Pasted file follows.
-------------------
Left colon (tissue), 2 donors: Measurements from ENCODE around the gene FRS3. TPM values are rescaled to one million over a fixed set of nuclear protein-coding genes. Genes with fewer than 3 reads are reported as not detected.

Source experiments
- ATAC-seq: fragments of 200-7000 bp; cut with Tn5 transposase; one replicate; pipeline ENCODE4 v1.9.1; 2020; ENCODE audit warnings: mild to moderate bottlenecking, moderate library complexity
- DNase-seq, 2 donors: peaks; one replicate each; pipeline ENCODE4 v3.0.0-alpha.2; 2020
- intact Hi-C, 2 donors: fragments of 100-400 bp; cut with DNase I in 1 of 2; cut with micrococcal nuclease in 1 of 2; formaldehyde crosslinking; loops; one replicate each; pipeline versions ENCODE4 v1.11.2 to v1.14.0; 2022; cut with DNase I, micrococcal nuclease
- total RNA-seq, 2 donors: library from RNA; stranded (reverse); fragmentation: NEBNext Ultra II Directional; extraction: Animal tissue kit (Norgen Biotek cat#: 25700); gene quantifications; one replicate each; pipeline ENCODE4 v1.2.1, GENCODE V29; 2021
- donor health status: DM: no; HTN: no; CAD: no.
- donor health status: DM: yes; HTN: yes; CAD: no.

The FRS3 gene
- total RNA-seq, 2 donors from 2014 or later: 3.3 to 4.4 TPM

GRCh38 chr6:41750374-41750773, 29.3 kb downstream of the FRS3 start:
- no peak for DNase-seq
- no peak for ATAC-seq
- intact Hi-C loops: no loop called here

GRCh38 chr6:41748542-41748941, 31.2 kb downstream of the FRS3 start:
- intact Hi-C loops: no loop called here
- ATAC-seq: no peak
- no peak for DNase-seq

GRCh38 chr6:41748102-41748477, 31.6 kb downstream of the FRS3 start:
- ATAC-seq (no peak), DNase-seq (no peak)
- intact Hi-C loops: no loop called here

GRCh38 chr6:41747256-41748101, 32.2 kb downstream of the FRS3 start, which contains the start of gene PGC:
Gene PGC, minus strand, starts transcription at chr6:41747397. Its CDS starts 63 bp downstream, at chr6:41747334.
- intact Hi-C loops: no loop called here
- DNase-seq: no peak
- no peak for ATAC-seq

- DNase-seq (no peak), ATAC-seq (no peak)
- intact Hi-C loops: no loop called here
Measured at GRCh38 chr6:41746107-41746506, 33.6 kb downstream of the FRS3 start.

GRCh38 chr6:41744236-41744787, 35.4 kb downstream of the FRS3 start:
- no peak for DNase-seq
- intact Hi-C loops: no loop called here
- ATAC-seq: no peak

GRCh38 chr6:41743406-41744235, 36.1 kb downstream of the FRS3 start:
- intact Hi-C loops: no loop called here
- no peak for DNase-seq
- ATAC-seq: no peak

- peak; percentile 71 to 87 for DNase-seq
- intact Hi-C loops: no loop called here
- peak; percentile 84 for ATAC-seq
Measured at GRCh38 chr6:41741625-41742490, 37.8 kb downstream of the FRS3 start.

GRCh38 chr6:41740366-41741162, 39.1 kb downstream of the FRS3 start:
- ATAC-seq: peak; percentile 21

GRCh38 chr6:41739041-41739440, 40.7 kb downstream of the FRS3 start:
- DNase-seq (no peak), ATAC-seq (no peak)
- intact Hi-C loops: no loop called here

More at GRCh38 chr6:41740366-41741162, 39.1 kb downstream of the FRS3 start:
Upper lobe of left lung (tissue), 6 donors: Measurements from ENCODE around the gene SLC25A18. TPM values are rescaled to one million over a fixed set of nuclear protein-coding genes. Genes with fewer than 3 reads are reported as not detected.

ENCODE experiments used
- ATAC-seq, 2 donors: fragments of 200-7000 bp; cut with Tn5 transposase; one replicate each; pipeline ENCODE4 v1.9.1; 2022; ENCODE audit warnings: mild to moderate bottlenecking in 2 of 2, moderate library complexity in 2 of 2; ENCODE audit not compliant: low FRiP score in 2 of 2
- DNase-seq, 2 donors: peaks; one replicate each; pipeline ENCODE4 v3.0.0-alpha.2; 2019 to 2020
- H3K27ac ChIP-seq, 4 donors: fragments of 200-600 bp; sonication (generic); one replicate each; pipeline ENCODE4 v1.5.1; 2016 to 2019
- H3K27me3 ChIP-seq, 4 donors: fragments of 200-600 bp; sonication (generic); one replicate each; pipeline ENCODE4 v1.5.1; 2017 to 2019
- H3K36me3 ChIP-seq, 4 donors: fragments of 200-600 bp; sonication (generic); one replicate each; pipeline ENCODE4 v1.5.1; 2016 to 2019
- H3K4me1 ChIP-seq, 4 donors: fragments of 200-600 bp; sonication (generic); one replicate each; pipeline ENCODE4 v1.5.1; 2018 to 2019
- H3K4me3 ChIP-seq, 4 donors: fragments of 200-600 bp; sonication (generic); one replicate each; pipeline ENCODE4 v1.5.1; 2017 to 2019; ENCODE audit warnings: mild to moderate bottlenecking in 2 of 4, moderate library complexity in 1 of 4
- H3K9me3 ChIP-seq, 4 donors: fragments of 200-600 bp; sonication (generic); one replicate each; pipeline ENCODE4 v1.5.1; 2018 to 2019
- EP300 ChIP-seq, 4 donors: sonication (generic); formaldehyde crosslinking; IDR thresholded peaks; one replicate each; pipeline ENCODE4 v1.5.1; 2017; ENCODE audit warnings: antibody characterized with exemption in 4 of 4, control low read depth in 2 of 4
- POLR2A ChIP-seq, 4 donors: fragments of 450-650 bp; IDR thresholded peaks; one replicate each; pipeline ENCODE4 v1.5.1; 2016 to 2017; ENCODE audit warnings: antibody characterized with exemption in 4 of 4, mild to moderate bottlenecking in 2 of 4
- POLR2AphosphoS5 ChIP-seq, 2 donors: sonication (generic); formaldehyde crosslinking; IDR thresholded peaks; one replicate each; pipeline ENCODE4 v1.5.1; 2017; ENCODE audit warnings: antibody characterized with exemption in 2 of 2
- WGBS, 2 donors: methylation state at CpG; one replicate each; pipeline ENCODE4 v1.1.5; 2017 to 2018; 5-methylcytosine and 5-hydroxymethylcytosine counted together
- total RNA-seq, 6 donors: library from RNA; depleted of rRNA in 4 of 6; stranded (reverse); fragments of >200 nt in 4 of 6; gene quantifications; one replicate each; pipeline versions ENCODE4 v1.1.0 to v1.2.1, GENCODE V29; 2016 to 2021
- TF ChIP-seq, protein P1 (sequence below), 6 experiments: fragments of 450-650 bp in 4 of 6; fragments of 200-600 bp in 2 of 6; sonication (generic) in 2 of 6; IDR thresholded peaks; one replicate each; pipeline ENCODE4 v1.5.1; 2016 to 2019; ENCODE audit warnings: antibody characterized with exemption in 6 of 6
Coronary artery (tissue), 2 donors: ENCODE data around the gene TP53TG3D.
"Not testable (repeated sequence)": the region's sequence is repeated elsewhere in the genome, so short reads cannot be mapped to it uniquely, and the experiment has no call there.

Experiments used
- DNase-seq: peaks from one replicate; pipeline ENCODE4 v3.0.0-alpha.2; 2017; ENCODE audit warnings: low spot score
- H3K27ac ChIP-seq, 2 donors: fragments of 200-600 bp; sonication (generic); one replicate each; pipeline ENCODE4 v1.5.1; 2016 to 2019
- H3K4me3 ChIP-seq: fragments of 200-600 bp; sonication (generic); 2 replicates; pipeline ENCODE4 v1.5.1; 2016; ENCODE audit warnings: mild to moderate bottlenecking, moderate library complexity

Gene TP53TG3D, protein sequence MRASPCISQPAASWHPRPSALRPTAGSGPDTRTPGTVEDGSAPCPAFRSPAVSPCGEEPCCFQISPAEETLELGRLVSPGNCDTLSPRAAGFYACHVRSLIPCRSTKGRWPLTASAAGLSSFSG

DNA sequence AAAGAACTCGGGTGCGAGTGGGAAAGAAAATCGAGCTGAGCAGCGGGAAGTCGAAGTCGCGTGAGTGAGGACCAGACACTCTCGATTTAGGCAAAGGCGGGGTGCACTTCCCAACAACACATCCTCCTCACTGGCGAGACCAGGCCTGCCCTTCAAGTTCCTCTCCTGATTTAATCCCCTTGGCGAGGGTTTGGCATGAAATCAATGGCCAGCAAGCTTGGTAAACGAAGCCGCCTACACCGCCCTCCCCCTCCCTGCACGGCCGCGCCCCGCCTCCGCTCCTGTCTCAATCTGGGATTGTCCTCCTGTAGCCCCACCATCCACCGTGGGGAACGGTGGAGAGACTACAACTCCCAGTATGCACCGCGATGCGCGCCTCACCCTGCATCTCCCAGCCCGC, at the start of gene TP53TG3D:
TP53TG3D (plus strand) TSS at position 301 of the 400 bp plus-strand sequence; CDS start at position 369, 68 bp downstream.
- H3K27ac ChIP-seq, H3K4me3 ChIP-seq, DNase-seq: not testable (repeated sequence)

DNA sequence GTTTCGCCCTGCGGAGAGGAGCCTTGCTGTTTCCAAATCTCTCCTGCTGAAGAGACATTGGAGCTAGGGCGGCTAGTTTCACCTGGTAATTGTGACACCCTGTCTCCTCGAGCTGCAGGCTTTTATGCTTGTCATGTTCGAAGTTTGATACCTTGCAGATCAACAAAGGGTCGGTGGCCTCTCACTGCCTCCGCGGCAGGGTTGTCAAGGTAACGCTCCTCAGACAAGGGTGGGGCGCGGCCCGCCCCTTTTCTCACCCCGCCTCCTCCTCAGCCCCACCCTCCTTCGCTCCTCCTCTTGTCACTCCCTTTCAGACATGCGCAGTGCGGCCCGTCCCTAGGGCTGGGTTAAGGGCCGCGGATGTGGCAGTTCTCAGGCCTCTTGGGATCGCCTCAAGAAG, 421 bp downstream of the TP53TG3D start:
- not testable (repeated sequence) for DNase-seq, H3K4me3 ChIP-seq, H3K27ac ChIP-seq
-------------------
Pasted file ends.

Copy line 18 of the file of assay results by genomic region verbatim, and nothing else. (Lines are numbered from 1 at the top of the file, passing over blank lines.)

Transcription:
- no peak for DNase-seq